And, with their final Danza de la Pluma performance on Día de Guadalupe (Dec. 12), the three-year commitment of the last Danzantes de Promesa group was at close.  The new group has already begun the demanding work of learning the steps of the 40+ dances that make up the Danza de la Pluma.

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Under the watchful eye of El Picacho, Moctezuma, Malinche, Doña Marina, Teotitles, Capitánes, Reyes, and Vasallos practice from 7:00 AM to 1:00 PM, Saturday through Monday to be ready for their debut the first Wednesday in July 2016 during the festival of the Preciosa Sangre de Cristo.  A major and meaningful commitment, it is.

Strange fascination, fascinating me
Changes are taking the pace
I’m going through

Ch-ch-ch-ch-Changes

Changes by David Bowie (descansa en paz)

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… in all manner of ways; there’s a lot of that here.  Successful meetings between old and new are a matter of debate.  The newly renovated Centro Académico y Cultural San Pablo is no exception.  It was acquired, designed by architect Mauricio Rocha, renovated, and repurposed by the Alfredo Harp Helú Foundation.

Located in the heart of the historic district, between the Museo Textil and the Teatro Macedonio Alcalá, this former Dominican convent, originally established in 1529, has been one of those ubiquitous crumbling and peligrosos buildings for a long time.  In addition, to the features of the original cloister, archeological remains from 2,500 years ago were uncovered and have been preserved.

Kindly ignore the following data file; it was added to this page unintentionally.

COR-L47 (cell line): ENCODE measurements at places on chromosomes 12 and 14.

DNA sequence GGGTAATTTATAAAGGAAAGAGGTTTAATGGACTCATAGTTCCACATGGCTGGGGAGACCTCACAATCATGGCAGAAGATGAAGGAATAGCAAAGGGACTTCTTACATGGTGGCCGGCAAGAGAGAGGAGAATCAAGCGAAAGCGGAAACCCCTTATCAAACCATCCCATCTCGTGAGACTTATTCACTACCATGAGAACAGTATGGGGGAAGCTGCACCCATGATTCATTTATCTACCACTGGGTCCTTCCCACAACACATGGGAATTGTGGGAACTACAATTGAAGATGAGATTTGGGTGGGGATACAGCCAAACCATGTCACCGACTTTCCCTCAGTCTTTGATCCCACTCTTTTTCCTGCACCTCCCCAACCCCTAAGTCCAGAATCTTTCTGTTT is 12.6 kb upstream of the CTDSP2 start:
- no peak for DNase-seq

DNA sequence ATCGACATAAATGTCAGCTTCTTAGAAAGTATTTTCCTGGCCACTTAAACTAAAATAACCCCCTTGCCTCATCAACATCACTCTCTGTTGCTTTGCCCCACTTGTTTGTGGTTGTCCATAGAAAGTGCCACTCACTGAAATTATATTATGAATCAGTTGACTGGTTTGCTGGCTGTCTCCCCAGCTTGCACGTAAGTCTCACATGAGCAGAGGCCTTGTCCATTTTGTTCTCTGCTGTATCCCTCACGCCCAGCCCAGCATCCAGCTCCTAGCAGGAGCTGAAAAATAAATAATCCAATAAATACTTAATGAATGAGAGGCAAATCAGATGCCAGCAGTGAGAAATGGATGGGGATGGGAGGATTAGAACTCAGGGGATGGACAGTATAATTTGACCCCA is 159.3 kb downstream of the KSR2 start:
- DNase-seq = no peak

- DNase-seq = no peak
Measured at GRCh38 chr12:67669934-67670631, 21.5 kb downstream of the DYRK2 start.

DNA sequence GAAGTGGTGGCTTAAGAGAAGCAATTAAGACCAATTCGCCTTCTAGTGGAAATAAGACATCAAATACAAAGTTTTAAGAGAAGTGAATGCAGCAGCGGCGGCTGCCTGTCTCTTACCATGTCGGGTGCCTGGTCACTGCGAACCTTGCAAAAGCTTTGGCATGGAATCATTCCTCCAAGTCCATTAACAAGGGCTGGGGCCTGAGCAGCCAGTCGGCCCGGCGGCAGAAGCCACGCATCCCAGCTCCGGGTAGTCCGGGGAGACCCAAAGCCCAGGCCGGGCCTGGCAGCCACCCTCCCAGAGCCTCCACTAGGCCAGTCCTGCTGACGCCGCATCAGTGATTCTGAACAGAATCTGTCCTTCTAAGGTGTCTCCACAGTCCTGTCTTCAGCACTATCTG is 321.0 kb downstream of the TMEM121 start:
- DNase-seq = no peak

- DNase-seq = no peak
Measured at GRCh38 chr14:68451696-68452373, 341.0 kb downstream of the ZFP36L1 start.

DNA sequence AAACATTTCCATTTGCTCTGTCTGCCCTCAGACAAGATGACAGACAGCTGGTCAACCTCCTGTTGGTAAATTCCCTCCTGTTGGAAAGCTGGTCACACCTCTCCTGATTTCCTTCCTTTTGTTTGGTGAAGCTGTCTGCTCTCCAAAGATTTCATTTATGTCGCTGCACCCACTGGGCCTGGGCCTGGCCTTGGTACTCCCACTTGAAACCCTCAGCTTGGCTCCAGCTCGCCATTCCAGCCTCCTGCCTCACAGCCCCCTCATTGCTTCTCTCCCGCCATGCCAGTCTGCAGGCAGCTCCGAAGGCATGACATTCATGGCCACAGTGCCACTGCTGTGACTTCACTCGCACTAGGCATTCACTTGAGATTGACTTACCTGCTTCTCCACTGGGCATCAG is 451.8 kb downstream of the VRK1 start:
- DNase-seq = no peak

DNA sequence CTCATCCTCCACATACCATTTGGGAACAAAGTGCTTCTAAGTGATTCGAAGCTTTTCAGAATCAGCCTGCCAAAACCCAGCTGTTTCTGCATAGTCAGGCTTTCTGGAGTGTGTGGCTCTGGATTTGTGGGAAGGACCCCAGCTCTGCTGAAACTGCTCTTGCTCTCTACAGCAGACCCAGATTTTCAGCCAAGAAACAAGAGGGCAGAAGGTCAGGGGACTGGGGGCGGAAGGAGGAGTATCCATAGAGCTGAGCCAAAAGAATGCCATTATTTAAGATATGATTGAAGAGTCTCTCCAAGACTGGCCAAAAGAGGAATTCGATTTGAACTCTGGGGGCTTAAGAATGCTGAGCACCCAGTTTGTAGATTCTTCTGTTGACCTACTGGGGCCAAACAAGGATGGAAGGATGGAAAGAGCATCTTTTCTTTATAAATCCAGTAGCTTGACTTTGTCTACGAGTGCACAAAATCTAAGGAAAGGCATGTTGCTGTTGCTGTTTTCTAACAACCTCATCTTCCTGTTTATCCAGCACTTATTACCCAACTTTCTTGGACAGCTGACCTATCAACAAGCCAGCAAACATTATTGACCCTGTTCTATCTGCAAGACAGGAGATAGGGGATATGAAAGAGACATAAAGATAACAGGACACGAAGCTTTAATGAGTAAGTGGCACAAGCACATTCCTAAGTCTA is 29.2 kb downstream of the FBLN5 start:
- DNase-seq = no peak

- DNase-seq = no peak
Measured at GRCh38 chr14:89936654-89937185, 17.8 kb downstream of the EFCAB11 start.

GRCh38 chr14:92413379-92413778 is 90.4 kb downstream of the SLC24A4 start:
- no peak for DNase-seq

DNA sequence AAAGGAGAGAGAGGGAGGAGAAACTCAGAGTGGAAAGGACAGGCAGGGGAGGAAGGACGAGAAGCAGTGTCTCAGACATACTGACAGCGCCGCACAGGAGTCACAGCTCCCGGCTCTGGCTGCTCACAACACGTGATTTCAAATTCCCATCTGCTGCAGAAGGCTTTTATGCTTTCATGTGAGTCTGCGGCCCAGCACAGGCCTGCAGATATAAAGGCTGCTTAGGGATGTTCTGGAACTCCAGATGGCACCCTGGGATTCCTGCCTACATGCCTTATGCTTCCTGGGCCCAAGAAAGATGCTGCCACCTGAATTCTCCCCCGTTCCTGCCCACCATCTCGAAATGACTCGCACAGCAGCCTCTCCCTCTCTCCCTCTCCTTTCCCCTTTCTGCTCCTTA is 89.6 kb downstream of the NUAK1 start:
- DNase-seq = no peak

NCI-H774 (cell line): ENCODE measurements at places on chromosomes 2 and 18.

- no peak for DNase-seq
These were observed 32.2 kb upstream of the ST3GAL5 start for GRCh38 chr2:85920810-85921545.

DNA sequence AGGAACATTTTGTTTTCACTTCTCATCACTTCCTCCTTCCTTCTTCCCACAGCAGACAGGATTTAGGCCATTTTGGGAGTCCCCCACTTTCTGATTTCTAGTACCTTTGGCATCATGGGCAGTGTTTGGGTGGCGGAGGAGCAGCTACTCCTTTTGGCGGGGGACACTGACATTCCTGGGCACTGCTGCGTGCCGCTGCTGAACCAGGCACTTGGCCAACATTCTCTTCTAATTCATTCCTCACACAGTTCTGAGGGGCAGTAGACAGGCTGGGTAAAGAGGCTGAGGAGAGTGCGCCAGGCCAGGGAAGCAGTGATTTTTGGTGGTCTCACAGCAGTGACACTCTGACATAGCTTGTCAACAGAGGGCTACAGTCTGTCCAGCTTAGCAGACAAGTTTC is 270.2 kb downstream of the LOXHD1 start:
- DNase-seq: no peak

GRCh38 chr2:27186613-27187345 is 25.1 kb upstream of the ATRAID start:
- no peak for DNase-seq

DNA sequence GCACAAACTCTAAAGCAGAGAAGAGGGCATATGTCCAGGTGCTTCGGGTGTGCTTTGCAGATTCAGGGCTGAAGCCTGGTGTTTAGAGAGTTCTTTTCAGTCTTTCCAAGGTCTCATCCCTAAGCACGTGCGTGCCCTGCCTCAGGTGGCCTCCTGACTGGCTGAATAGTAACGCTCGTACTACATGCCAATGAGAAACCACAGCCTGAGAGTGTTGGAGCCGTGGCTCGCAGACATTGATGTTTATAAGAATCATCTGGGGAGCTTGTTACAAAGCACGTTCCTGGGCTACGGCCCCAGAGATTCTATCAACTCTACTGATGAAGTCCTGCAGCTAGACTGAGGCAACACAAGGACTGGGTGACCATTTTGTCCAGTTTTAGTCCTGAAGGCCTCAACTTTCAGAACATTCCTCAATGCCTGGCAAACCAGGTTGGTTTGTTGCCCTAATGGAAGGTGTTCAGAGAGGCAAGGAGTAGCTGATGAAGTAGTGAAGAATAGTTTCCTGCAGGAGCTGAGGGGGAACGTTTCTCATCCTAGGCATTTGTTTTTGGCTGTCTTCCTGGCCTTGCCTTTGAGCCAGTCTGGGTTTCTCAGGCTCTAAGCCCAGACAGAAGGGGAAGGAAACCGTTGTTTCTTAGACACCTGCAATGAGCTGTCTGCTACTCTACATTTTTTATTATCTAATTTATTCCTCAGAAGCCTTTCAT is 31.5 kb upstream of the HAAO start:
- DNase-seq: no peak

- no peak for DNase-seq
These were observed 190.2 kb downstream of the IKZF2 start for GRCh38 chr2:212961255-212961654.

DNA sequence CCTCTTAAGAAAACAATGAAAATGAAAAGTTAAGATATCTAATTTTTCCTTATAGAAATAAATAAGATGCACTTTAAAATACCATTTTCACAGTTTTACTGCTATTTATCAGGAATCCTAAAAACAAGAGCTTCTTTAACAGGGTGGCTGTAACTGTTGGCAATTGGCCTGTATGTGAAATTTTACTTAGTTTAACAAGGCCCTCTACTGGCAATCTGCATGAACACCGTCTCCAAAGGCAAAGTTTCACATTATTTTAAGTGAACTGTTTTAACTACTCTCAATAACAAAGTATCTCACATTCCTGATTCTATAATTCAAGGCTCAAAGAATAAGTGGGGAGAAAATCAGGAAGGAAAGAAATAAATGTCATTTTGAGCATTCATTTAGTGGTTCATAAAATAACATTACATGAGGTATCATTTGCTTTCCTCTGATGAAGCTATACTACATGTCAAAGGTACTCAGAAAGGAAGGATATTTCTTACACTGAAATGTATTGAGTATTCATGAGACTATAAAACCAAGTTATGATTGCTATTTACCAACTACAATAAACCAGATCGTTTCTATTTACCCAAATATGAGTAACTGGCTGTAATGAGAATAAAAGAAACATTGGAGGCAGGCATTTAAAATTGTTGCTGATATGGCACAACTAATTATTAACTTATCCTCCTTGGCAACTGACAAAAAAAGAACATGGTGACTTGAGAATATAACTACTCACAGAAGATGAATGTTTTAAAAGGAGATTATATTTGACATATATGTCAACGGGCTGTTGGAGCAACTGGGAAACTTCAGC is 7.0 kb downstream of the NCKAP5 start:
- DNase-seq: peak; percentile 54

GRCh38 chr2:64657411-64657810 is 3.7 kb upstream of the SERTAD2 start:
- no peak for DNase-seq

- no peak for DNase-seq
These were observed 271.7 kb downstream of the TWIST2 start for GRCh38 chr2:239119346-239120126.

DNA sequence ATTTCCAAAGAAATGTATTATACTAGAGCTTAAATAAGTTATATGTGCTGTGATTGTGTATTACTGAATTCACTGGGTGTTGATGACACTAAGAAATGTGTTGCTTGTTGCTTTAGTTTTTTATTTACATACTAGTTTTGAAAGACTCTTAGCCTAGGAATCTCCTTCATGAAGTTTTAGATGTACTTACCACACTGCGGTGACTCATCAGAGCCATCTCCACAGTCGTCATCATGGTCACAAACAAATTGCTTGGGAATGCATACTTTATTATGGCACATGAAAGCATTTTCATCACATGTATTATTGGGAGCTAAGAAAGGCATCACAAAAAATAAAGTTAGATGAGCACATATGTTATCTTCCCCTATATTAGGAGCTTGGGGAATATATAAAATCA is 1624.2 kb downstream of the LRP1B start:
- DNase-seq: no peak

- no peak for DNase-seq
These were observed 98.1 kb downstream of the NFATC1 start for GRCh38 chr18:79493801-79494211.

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The buildings will house a research center (including a library), dedicated to the study of the languages and cultures of the indigenous of Oaxaca, serve as a venue for cultural presentations, and provide exhibit space for the philanthropic endeavors of the Alfredo Harp Helú Foundation, which (among several others) includes the Textile Museum, Museum of Philately (stamps), Institute of Oaxacan Historic , and Children’s Library.

The grand opening, with all the requisite fanfare and dignitaries, was November 26.  Alas, I missed it!  However, the courtyard provided the setting for several performances during the Instrumenta Oaxaca 2011, a 2-week long chamber music festival that ran from November 3rd to the 18th; two of which I attended.  I was dazzled by the setting (and the acoustics weren’t bad, either) and was especially gratified that the library, which the seating faced, presented a prominent and dramatic architectural feature.

Written on the wall of the building housing a small collection from the BS: Biblioteca Infantil (Children’s Library), a quote from Dostoyevsky (of all people):  Los libros son mi aliento, mi vida y mi futuro.  In English:  Books are my breath, my life and my future.

For more (in English) about the Centro Académico y Cultural San Pablo, see Norma Hawthorne’s article, Oaxaca Center Promotes Indigenous Language and Culture, Opens November 26, 2011.

Update:  Read how this cultural and historical gem, lost in plain sight.